10. And last, I know from Lev. 11:6-8 that touching the skin of a dead pig makes me unclean. May I still play football if I wear gloves?

 I know that you are very busy with your presidential campaign, but, if you get a chance, I would really like your guidance on these critical and disturbing issues.

 Thank you again for reminding us of the eternal and unchanging truth of the Holy Bible.Thank you again for reminding us of the eternal and unchanging truth of the Holy Bible. God bless you. And may He guide you in your quest to lead this great nation of ours. “

 Sincerely Unknown Author

P.S- The mail came as a forward,, in my mail inbox  :-)

Cameroon Rape Victims Confront Legal Gauntlet


By Irene Zih Fon, January 25, 2012

Rape victims in Cameroon can get medical treatment at hospitals and file a police report to set a case in motion, but providing evidence to prove that rape occurred can be difficult. Others don’t report incidents at all because of poverty or shame.

DOUALA, Cameroon (WOMENSENEWS)–Sophie Mixte, who is in her 30s, says she was raped three times growing up. But it wasn’t until the third incident that her parents found out and reported it to the police.

When her mother turned to authorities for help though, it didn’t do her any good, she says.

“The police started to play around the case with my mother, persuading her to drop the case,” she says.

Instead of going to court, the case was settled privately. The family of her rapist paid her mother $200, the equivalent of Mixte’s hospital bill after the rape.

In Cameroon, rape victims can obtain medical treatment in hospitals. Doctors test for pregnancy, HIV and other sexually transmitted diseases and make HIV-prevention drugs and emergency contraceptives available. They also administer a physical examination that can provide evidence in court that the rape occurred, as well as be used to obtain an abortion, which is otherwise illegal.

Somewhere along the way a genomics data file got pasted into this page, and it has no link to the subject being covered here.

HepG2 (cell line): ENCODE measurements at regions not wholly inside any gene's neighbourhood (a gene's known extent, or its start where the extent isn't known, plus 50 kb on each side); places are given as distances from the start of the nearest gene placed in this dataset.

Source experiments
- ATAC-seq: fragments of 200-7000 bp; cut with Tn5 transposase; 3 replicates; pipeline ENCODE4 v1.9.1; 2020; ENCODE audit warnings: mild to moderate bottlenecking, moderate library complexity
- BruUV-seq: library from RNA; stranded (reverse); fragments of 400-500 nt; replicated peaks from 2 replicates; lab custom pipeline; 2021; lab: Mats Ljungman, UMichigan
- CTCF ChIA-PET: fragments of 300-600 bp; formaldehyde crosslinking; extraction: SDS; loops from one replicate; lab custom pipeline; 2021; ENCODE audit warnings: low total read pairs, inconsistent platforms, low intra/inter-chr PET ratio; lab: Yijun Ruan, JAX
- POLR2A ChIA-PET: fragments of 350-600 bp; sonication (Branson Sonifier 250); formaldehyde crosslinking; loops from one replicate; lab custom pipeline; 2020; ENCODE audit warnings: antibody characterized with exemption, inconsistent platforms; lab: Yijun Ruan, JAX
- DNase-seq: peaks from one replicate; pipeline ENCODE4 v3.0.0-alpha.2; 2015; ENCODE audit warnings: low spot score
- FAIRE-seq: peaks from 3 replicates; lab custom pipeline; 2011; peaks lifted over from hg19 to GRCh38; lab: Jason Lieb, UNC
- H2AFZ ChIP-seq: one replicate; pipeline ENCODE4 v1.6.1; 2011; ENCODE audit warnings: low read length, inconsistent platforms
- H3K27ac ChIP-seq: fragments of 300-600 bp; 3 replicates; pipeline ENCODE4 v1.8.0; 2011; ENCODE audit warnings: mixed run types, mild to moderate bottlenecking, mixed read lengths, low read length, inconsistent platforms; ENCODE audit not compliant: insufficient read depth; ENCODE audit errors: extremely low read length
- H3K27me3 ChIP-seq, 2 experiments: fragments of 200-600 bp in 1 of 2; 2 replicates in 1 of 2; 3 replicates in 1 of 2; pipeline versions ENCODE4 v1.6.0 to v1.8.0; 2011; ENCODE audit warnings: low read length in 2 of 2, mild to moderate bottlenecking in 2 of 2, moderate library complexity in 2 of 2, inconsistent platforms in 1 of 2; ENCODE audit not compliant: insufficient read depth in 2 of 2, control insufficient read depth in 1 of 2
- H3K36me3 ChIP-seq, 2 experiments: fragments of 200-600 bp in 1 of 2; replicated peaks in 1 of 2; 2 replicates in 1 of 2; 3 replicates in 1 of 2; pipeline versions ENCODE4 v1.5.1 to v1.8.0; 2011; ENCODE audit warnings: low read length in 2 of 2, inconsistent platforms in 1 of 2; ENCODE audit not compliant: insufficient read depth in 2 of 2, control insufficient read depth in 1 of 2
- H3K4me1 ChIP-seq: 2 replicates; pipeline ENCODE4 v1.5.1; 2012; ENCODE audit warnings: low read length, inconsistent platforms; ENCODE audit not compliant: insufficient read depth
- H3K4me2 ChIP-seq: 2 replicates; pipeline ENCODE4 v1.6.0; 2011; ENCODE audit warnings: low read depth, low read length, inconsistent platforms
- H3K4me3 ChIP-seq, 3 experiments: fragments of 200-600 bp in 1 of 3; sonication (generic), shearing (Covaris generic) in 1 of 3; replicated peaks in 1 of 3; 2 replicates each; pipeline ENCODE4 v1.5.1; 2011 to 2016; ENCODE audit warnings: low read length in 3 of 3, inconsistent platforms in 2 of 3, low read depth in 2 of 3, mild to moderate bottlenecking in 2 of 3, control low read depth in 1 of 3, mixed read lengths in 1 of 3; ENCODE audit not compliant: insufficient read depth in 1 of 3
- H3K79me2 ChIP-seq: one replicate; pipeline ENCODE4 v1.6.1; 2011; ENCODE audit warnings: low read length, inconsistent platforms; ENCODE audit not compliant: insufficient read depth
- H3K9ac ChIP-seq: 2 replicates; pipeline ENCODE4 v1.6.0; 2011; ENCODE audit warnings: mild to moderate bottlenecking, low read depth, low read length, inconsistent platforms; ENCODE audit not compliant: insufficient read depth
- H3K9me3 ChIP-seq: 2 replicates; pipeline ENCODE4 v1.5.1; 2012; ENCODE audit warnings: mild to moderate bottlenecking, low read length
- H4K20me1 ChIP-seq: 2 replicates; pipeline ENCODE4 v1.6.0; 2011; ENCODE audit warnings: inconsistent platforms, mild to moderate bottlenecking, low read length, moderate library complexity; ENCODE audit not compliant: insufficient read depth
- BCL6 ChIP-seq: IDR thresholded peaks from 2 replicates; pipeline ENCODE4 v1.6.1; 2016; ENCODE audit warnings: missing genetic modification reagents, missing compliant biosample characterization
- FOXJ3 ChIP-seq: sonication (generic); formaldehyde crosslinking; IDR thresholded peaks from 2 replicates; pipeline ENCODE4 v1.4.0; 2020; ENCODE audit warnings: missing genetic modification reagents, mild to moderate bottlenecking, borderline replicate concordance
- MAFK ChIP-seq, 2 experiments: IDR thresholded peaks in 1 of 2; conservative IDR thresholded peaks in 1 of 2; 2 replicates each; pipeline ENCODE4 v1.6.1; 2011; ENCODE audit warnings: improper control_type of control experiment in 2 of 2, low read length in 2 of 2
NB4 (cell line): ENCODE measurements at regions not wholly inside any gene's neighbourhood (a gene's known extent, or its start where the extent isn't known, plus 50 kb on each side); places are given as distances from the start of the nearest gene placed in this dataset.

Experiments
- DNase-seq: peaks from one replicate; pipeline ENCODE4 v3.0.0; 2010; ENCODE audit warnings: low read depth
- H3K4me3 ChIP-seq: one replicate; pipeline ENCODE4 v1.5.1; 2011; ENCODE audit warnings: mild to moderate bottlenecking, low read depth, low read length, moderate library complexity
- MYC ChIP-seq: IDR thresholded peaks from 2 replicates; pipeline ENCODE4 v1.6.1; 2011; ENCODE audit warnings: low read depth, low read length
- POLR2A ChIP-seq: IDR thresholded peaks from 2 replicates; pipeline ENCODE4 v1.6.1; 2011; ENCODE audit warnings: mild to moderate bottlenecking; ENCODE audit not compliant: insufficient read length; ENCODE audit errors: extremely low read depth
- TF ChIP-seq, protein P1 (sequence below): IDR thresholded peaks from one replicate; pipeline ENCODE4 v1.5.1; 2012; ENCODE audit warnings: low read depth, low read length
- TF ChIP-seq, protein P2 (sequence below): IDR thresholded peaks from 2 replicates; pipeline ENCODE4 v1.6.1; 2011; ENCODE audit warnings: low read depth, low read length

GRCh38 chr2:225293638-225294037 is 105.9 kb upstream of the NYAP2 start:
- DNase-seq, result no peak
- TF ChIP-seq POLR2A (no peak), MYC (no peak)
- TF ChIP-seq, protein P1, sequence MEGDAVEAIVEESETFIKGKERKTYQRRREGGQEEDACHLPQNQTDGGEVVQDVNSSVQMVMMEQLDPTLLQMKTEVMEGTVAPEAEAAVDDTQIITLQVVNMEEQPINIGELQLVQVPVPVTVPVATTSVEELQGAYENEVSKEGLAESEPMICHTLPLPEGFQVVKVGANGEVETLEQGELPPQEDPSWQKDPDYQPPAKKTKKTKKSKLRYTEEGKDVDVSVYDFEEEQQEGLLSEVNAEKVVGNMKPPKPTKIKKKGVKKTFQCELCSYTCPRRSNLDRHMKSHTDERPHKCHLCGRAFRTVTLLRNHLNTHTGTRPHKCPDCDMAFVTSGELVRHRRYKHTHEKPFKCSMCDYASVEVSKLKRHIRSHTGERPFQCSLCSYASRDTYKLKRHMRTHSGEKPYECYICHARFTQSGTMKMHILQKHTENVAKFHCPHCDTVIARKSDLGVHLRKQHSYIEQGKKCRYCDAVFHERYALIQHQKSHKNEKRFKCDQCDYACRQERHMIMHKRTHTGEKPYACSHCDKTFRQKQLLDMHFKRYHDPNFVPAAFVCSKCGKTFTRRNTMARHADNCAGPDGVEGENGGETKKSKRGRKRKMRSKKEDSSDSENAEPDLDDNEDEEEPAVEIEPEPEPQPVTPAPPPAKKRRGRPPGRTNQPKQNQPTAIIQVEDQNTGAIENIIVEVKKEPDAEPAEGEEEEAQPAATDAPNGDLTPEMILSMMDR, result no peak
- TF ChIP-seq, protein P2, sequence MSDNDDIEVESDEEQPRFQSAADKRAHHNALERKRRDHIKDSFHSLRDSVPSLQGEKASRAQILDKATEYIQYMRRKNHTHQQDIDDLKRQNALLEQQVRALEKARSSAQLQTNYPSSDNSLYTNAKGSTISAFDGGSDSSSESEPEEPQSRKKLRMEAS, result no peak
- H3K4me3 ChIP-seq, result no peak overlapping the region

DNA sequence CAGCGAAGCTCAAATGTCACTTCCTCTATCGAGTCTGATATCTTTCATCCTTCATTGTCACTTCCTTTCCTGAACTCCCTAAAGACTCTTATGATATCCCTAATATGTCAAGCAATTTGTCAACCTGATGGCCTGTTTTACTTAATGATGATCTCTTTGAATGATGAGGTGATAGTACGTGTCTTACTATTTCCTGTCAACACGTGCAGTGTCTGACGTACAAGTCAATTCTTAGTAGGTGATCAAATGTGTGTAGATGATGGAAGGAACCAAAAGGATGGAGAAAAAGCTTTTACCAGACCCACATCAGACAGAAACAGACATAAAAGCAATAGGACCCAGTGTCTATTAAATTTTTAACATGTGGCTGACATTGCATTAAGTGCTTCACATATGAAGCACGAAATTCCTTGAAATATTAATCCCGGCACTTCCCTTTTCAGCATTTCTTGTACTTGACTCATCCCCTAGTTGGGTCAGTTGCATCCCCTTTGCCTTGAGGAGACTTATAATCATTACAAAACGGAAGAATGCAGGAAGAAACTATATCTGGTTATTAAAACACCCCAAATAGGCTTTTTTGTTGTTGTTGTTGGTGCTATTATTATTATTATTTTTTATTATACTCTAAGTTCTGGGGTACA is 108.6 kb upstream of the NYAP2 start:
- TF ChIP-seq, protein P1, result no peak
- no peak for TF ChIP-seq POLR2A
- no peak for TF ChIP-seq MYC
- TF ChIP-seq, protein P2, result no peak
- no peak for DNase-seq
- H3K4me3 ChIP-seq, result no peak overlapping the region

But the combination of an intrusive medical exam and an intrusive legal system–as well as strong cultural beliefs about rape victims–seem to discourage many rape victims from seeking justice.

The National Network of Associations of Aunties, a coalition of groups working to combat rape in Cameroon, estimates that 500,000 rapes occur every year in the country. But many are never documented because of underreporting.

Dr. Jean Pierre Koubitim of the St. Padre Pio Hospital in Douala agrees. He says rape incidents are a daily occurrence, with victims ranging from children to adults, attacks occurring inside and outside the home, and perpetrators being strangers or relatives. Yet because of underreporting, the hospital receives just 15 to 20 reports of sexual violence per year, mostly of attempted rape, he says.

“The youngest victim is about 4 years old and was raped by a cousin in their home,” he says.

One Rape Report

Epossi Adeline is the director of the Association for the Fight Against Violence Toward Women, a nongovernmental group that operates a center for victims of gender violence. She says the center has received 70 cases of violence against women since it began operations in 2010. Fifty of these were reports of domestic violence; just one was a rape report.

She also attributes this to underreporting, not to low prevalence.

According to the Cameroon Penal Code, the penalty for rape is five to 10 years in prison when victims are 16 and older and 15 to 25 years in prison when victims are under 16. Prison time may be doubled or for life when offenders have authority over or custody of the victims, are public servants or religious ministers, or are assisted by one or more people.

Convicted rapists rarely receive long prison terms though, says Esther Ngale, president of the Cameroon Association of Female Jurists. She says that, in general, those proven guilty of rape may receive sentences ranging from six months to five years.